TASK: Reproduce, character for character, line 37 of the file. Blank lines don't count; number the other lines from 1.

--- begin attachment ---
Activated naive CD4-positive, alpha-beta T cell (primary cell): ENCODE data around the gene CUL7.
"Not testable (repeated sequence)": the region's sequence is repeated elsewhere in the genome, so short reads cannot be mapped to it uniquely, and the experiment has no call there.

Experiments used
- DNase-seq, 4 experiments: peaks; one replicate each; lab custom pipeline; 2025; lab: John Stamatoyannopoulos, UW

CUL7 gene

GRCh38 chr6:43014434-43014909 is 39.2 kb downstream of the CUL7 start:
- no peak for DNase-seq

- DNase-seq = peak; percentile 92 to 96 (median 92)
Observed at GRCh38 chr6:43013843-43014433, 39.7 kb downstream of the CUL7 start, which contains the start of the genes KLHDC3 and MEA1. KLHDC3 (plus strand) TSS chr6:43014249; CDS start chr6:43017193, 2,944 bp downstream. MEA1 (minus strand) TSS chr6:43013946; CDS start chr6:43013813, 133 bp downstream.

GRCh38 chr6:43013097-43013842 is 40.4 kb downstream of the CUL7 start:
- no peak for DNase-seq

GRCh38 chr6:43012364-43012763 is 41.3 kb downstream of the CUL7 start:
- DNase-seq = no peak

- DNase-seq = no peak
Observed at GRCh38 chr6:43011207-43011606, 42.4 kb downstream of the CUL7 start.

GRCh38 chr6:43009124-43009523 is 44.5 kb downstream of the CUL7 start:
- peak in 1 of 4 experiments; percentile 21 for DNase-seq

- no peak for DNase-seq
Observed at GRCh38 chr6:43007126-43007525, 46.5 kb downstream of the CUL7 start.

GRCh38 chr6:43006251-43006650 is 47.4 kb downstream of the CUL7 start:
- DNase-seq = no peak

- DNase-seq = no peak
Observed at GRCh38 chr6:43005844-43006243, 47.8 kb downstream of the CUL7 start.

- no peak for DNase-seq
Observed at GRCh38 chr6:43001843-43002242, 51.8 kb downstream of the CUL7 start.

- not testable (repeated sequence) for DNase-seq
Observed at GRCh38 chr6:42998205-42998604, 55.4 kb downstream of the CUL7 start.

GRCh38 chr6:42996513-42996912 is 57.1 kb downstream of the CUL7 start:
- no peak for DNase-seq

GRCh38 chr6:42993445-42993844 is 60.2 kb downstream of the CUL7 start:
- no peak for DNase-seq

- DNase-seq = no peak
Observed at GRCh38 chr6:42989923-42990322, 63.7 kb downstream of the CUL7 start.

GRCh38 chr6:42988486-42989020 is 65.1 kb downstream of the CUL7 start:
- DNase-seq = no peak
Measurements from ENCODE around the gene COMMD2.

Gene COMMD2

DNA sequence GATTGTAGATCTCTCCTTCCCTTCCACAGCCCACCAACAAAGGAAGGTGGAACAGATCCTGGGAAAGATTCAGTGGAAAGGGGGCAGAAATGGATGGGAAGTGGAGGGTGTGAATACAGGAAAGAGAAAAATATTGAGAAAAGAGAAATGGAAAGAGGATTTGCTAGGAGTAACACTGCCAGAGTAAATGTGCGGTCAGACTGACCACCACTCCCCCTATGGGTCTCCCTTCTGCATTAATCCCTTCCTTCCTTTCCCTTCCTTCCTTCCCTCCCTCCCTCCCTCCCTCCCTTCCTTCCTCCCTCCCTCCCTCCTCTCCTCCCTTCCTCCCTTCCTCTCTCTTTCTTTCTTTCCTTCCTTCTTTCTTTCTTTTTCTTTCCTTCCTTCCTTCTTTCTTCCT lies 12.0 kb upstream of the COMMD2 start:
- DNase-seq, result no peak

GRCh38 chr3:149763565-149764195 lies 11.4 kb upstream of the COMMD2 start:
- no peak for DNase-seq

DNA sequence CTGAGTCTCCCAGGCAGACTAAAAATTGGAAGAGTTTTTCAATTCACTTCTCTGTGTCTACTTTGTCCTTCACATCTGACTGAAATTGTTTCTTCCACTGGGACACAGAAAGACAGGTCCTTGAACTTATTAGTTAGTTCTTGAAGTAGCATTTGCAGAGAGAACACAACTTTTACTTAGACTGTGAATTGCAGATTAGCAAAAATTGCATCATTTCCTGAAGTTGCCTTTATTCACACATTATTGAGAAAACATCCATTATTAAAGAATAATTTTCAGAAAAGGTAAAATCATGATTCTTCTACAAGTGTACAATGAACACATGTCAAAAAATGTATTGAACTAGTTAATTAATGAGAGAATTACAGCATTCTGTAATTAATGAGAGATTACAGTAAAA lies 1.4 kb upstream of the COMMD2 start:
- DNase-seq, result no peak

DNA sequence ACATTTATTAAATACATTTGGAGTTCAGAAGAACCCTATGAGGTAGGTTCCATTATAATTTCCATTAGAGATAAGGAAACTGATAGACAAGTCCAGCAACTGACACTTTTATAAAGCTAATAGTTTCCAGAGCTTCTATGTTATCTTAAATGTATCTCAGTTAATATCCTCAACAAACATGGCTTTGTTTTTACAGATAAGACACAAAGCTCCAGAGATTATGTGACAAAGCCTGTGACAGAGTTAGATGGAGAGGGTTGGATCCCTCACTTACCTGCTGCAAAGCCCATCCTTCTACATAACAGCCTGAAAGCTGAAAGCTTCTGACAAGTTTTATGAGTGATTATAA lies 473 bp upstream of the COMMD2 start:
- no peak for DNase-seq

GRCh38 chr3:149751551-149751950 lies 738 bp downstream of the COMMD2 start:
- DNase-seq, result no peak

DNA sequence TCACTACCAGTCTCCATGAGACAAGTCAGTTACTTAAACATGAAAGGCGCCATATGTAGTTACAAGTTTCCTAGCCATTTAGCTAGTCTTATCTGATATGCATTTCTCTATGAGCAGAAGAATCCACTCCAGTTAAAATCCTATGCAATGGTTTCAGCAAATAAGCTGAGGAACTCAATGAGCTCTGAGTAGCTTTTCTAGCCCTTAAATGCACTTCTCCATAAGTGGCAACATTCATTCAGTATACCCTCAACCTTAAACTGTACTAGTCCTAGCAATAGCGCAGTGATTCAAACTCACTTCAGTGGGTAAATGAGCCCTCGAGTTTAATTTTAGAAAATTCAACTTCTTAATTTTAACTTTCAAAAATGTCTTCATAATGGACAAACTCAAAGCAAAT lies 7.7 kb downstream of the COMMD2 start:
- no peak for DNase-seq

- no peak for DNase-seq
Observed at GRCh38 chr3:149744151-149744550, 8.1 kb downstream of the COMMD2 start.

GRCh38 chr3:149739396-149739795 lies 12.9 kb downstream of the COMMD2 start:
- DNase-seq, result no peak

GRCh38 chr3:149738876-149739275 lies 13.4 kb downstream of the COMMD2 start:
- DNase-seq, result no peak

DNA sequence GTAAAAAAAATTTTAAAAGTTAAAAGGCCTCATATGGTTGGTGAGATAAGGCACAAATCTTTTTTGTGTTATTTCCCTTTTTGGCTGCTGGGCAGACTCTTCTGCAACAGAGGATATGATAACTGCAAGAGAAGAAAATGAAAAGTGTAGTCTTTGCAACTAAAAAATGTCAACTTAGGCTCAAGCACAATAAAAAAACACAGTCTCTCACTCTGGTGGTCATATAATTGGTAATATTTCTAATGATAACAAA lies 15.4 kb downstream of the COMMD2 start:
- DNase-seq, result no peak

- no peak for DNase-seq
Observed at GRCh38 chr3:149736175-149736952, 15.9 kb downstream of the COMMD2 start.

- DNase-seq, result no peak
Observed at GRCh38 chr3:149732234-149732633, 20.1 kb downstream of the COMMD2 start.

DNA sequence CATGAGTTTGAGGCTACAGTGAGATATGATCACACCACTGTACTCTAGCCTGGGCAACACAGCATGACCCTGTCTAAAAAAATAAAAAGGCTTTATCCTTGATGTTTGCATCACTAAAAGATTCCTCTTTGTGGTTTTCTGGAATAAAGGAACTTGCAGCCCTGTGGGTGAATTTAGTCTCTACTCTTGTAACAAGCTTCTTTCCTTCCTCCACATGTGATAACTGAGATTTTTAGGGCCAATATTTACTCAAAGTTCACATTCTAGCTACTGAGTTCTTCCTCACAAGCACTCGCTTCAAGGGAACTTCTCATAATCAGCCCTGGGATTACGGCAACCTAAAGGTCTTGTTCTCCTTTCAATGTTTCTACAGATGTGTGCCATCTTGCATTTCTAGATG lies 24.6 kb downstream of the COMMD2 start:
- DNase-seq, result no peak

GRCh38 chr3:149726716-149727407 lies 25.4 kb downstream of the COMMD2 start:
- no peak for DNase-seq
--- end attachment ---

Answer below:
Gene COMMD2